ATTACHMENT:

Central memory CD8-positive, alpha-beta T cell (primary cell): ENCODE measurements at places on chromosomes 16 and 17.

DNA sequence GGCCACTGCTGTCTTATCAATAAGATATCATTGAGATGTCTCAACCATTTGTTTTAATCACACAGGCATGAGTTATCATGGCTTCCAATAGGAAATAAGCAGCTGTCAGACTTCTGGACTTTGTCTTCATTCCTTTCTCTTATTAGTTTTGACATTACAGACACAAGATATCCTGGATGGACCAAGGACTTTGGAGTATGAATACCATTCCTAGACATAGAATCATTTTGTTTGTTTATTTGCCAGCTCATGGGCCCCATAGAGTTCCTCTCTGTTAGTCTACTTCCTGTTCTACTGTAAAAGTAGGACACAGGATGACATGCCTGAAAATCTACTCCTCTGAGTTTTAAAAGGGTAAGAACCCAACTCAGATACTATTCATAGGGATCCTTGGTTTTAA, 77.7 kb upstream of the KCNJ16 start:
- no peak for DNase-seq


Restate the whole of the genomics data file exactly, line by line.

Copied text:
Central memory CD8-positive, alpha-beta T cell (primary cell): ENCODE measurements at places on chromosomes 16 and 17.

DNA sequence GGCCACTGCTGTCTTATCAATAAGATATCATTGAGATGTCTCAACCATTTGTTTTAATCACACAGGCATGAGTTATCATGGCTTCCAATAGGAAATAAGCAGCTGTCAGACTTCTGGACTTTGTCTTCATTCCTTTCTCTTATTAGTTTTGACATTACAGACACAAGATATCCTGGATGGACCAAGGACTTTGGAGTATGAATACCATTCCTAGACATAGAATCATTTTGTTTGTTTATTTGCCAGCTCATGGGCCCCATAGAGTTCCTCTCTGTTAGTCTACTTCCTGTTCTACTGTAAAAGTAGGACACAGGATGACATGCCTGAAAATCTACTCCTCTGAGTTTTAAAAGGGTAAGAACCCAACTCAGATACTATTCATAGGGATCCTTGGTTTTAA, 77.7 kb upstream of the KCNJ16 start:
- no peak for DNase-seq